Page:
It’s that time of year when charities push their merchandise to boost their cause’s financial standing. From Christmas cards to calendars for the upcoming new year, selling branded products can provide extra income for charities.
Christmas is a lucrative time, whether you’re a retailer or a charity—revenue from the festive period can equal the rest of the year’s takings for some companies. People are always on the lookout for unique gifts and buying from a charity ensures the giver and the recipient feel good.
Giving Christmas cards is perhaps a generational thing. I can remember my mum spending hours each December not just writing cards to relatives but penning a personalised round-robin letter that she popped inside each one, which consisted of pages of information, detailing everything our family had done over the previous twelve months. Today, given that we’re continually connected and can send a message to each other at the drop of a hat, card-giving doesn’t seem necessary. And when you see what your friend/family member is up to on a regular basis from the pictures they post on Facebook or Instagram, you don’t really need a round robin.
Think of the planet
The climate crisis is certainly an initiative to adopt if you plan to create merchandise to sell on
behalf of your charity. The planet has enough plastic tat, so branding something like a tote bag, which can be used again and again, is a winner. A great charity gift doesn’t always have to be tangible; for instance, giving a disadvantaged child an education in the name of a loved one is a heart-warming, thoughtful, worthy gift. As would planting a tree for your nearest and dearest in the National Forest; knowing that you/they have positively impacted the planet in some way brings a good feeling. Some people would love a pet but it may be impractical for them to care for one, because of their working patterns or their living arrangements. Adopting a pet may be the nearest they will get to having their own dog, cat or tiger.
The gift of membership can continue to provide pleasure all year round. Whilst a nice perfume may be worn or a posh spa set used in the bathroom, they’re incomparable to a year’s worth of wonderful memories. Purchasing a year’s pass to such as the National Trust or English Heritage and gifting it to a loved one could give them some great days out that they’ll never forget. You know your loved ones best, though, and whether they would prefer something tangible that can be wrapped and used.
Align your product
Think of whether there’s a product that has a natural affinity with your cause. For example, a charity working to provide clean water in third world countries opted to brand a reusable water bottle. Not only was this an environmentally conscious, useful and attractive product for them to sell, the water bottle is also synonymous with the work they carry out across the globe and it helped the charity raise awareness.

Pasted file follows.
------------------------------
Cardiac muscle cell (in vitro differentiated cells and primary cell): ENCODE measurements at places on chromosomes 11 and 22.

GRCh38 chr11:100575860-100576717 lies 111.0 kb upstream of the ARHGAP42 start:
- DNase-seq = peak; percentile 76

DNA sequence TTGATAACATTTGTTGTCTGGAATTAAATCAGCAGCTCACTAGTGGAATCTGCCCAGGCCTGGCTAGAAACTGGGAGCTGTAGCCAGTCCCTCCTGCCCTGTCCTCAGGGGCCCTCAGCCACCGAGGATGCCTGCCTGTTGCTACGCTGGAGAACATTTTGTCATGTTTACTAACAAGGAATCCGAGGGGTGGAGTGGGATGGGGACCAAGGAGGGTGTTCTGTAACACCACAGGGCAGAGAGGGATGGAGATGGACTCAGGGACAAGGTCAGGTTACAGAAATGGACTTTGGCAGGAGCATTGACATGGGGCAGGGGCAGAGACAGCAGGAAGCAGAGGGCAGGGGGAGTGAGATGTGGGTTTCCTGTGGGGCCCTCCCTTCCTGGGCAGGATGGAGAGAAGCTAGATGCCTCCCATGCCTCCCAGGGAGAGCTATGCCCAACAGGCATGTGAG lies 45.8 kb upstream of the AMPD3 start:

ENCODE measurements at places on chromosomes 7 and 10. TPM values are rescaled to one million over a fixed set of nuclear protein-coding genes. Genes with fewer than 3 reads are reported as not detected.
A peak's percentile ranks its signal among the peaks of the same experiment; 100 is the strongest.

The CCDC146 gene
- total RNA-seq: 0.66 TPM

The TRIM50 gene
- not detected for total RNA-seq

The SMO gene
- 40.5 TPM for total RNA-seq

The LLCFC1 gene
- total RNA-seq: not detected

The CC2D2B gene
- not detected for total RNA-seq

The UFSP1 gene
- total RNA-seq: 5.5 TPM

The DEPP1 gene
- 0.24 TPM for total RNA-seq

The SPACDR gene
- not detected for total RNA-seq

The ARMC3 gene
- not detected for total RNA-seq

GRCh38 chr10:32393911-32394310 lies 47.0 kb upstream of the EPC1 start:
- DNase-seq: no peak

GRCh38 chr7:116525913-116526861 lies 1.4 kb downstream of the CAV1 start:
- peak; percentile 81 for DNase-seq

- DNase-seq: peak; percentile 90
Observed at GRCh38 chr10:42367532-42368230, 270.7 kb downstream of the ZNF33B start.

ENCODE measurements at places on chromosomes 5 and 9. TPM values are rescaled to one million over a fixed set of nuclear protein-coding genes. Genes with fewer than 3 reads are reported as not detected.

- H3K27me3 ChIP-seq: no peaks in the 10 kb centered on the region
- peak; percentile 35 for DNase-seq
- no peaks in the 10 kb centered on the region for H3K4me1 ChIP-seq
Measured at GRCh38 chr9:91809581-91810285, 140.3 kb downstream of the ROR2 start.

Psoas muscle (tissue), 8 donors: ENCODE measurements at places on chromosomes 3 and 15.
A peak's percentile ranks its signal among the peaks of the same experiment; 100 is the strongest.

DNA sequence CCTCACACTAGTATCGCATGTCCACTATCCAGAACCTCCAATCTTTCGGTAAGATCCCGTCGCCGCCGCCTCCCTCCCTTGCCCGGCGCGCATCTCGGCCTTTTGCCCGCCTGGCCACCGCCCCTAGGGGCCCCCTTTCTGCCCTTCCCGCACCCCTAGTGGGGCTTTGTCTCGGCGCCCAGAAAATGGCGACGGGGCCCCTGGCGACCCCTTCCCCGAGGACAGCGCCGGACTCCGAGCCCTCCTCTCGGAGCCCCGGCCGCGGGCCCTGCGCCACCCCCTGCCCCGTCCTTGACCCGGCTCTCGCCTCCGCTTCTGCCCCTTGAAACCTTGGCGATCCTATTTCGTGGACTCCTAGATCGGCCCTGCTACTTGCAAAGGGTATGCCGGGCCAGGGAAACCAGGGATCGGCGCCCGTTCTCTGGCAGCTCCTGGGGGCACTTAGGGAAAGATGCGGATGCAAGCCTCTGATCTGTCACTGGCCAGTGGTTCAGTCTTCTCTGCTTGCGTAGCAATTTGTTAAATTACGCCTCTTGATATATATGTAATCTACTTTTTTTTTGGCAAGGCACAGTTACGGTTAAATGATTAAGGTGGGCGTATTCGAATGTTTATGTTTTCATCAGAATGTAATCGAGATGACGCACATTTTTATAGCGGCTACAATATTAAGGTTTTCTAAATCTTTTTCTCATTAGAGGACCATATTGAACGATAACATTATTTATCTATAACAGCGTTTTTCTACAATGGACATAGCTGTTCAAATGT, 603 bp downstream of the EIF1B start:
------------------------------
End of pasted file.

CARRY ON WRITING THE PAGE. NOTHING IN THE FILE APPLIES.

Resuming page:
Love Your Melon is a charity in America that raises funds to provide hats for young cancer-sufferers with hair loss. It was therefore a given that they would brand beanie hats for the public to buy, with all profits going back into the charity.
OneGrid is an organisation that provides solar light to people living in rural areas without electricity. They sold candles during a campaign; these made a lovely gift in their own right, but they also demonstrated the issue the OneGrid charity works to combat.
Think of something different
Charities often get discounts from suppliers, so don’t be afraid to negotiate prices. If you can’t think of any one product that aligns with the work you do, just concentrate on branding something you know people would love to receive as a gift. There are plenty of blogs featuring gift ideas on the internet or browse through such as Etsy and Not On The High Street to see the kind of things you could offer that aren’t in every supermarket or gift shop from here to the moon and back. There are so many places online selling gifts that you need to find something that will make you stand out, otherwise you risk spending your budget on a boxful of gifts you’re stuck with well past the New Year.
For example: these gorgeous hanging hearts are handmade in India, with 25% of the cost donated to the Fairtrade Foundation. A nice art print can make both a visual statement and a heartfelt one; this one distributes profits to women’s charities, via ‘Reclaim These Streets’—a cause that’s very topical at the moment. This oil burner gift set is available directly from the Cancer Research website. It’s beautiful and practical and helps out a well-known cause at the same time—you see these types of gifts in most gift shops, so why not purchase this and feel good that you’re helping others at the same time?
The pandemic has made people think more about our planet and our population, and gifts such as these can be beautiful and/or practical whilst also supporting a charitable cause. Why not do the same for your charity?